Group Treatment of Social Impairment in People with Mental Illness


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Abstract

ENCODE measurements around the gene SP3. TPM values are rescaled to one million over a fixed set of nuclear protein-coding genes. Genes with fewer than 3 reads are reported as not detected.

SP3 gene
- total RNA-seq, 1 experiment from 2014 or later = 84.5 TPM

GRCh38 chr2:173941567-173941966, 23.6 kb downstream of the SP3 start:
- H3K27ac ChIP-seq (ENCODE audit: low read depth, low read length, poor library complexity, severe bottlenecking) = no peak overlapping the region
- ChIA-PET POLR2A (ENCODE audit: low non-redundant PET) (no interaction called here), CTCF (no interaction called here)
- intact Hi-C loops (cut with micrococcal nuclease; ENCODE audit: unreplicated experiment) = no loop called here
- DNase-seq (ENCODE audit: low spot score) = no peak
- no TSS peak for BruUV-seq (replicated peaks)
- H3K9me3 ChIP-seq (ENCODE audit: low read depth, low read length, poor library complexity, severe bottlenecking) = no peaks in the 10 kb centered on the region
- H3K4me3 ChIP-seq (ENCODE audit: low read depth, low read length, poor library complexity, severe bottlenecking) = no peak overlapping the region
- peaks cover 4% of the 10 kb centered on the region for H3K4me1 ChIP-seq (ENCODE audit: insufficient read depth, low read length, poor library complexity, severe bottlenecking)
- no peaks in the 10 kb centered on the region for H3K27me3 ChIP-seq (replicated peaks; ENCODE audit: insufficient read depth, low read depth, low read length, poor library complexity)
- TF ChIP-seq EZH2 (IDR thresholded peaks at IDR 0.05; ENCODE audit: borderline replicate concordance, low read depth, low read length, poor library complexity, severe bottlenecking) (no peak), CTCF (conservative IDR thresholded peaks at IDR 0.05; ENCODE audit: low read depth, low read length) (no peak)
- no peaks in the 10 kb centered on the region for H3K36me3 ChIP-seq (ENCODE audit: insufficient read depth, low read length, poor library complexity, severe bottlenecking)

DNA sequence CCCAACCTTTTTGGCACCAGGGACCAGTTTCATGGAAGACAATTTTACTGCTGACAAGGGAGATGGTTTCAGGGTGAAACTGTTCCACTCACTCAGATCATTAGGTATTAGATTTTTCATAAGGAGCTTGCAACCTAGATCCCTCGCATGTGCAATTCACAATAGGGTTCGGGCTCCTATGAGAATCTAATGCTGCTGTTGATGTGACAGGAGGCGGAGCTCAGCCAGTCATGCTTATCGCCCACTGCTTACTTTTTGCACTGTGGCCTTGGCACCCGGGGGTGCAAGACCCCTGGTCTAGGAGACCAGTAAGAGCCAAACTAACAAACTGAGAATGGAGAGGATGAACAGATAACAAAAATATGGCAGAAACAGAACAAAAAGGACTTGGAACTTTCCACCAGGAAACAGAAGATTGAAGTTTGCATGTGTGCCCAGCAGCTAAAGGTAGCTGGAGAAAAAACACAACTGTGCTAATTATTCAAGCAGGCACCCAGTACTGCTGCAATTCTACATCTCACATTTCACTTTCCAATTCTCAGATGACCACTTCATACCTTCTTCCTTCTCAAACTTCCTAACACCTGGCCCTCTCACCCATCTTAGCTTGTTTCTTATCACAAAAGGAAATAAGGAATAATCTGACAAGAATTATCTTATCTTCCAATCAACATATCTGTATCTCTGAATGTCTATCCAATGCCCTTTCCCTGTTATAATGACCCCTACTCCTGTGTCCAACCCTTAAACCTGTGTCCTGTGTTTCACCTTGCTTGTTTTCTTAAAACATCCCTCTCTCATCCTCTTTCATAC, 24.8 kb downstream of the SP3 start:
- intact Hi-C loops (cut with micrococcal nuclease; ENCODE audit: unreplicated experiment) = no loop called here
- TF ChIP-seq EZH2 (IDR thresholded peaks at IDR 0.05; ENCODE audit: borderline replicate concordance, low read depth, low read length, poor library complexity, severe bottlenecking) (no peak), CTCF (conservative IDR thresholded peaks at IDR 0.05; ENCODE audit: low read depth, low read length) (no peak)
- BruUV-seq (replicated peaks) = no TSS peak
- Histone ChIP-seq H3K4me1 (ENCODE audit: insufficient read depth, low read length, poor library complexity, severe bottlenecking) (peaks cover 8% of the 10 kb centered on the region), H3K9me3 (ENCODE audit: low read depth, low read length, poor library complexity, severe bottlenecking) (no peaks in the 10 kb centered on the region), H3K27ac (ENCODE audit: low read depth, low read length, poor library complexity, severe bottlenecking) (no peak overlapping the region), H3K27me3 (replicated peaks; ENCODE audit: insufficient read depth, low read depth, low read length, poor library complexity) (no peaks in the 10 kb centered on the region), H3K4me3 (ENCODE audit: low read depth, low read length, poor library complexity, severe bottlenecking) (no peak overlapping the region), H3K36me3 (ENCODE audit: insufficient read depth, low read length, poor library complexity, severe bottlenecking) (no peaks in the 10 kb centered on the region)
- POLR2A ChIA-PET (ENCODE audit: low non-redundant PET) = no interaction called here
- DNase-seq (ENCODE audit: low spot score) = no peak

The facilitation of relationships between group members who are engaged with one another should create models of social interactions. It appears then that a process-focused approach to social skills training would enhance the effectiveness of current cognitive-behavioral social skills training models inasmuch as the therapeutic group itself provides individuals with an opportunity to apply the skills learned in training with numerous social situations. This orientation to social skills training may provide an environment in which group members are more likely to enhance social competence as a function and outcome of group therapeutic process factors (such as altruism, affiliation, and universality). A preliminary study of the relative effectiveness of a traditional cognitive-behavioral approach to social skills training (SST) as compared to a combined cognitive-behavioral and process-oriented training format known as interactive-behavioral training (IBT) was undertaken at a Community Residential Program for people with mental illness. Pre- and post-test mean scores on clinical rating scales do not allow any firm conclusions to be drawn regarding the treatment effects of IBT compared to standard SST. However, positive results on measures of psychiatric symptoms and social functioning, as well as clinical observations, provide encouragement for further examination of this promising model.

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